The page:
Barrett, a federal judge on the 7th Circuit Court of Appeals, has been reported to lead the president’s short list, and was also a contender for Trump’s second Supreme Court nomination in 2018, before the president nominated Justice Brett Kavanaugh.
Experts in civil and canon law explain why Catholic clerics do not endorse political candidates, and why that issue touches on the religious liberty of the Church.
The president added 20 names to his working list of potential nominees for the Supreme Court, including three GOP senators, while Joe Biden, who has pledged to name a Black woman, has yet to release his top picks.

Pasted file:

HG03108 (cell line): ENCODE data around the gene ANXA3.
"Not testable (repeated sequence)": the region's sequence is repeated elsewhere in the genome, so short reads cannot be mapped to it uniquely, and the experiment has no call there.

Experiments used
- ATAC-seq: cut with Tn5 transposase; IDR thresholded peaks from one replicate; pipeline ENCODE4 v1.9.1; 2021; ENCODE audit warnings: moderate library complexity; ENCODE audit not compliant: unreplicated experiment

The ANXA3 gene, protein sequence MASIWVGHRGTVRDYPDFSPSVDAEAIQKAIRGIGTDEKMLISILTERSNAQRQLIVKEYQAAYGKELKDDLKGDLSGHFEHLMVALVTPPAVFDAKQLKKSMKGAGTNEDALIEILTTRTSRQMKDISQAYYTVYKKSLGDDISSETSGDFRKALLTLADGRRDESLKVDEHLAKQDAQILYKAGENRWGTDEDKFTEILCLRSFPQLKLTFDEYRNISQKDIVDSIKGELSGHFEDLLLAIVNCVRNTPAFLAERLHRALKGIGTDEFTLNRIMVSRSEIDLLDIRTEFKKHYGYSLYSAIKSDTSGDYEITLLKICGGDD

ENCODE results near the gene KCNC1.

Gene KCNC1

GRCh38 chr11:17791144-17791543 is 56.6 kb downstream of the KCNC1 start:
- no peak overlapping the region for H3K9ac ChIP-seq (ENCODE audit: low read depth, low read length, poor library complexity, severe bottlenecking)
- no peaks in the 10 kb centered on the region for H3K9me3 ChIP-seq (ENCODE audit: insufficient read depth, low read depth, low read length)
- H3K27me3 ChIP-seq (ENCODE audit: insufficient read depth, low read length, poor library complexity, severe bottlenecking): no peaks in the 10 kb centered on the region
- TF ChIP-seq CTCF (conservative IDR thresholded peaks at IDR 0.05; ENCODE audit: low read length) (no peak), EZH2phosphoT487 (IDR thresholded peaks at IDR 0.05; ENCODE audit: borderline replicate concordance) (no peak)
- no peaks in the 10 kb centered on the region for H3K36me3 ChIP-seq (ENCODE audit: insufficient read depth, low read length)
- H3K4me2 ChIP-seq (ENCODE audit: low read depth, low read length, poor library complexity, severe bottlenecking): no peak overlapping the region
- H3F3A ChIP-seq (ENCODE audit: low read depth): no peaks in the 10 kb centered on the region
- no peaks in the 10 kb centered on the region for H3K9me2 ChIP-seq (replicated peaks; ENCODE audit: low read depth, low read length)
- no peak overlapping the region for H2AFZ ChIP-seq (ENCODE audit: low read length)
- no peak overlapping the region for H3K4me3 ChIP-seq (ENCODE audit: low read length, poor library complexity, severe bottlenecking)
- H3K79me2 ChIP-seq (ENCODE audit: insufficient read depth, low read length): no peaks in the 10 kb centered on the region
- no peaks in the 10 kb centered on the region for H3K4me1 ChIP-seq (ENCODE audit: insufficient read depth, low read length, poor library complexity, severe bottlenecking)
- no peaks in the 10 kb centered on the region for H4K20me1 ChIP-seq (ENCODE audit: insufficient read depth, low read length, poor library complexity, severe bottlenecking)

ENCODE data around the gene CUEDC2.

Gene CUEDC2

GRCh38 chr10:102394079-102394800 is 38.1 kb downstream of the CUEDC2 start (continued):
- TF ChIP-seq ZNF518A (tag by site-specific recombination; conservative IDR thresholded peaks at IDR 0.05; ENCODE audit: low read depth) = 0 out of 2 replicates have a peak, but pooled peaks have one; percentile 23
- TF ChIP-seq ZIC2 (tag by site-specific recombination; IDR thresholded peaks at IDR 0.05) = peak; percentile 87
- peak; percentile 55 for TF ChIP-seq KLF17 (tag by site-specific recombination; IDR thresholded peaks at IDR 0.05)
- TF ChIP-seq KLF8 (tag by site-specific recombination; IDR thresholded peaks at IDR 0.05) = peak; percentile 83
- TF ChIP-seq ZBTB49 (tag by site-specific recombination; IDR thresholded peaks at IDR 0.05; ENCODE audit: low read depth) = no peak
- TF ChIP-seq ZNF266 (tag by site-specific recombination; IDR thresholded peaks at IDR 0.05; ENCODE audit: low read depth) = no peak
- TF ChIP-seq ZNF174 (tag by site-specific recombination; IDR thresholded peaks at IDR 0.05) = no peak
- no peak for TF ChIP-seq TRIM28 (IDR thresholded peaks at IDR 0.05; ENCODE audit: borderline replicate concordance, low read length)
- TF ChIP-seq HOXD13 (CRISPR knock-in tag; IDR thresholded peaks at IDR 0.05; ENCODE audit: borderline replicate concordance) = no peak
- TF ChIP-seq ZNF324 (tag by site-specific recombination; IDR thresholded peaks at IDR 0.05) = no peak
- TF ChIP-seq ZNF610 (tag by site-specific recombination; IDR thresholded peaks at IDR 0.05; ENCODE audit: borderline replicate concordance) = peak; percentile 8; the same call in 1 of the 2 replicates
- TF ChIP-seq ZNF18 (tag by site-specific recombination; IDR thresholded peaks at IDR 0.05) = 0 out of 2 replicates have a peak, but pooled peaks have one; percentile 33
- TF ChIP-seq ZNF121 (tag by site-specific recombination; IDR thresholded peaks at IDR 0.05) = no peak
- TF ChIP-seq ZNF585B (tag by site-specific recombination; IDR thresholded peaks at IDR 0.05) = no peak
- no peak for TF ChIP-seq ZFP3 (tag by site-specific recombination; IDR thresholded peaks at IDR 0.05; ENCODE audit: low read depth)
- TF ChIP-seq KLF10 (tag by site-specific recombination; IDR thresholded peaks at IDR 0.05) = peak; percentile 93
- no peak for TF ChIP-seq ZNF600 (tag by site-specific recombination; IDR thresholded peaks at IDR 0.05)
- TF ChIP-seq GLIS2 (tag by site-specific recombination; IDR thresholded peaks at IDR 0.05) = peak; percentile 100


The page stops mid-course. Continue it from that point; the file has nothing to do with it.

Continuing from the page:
The “Catholics for Biden” co-chairs, include 2016 vice-presidential candidate Sen. Tim Kaine D, Va., California Attorney General Xavier Becerra, and several members of Congress.
The effort comes as both the Biden and Trump presidential campaigns court Catholic voters, both campaigns have made efforts to suggest they represent a commitment to Catholic social teaching.
While the policy previously covered around $600 million in USAID family planning assistance, President Trump directed the State Department to expand it to cover “global health assistance furnished by all departments or agencies” to the extent allowed by the law.
Experts weigh in on what Catholics might expect from a Biden-Harris administration on the issue of life.
Patrick Carolan, Catholic outreach director for the group Vote Common Good, said Catholics should heed the advice of Bishop Robert McElroy of San Diego, that “a person’s character is what’s as important as any of these issues when considering who to vote for.”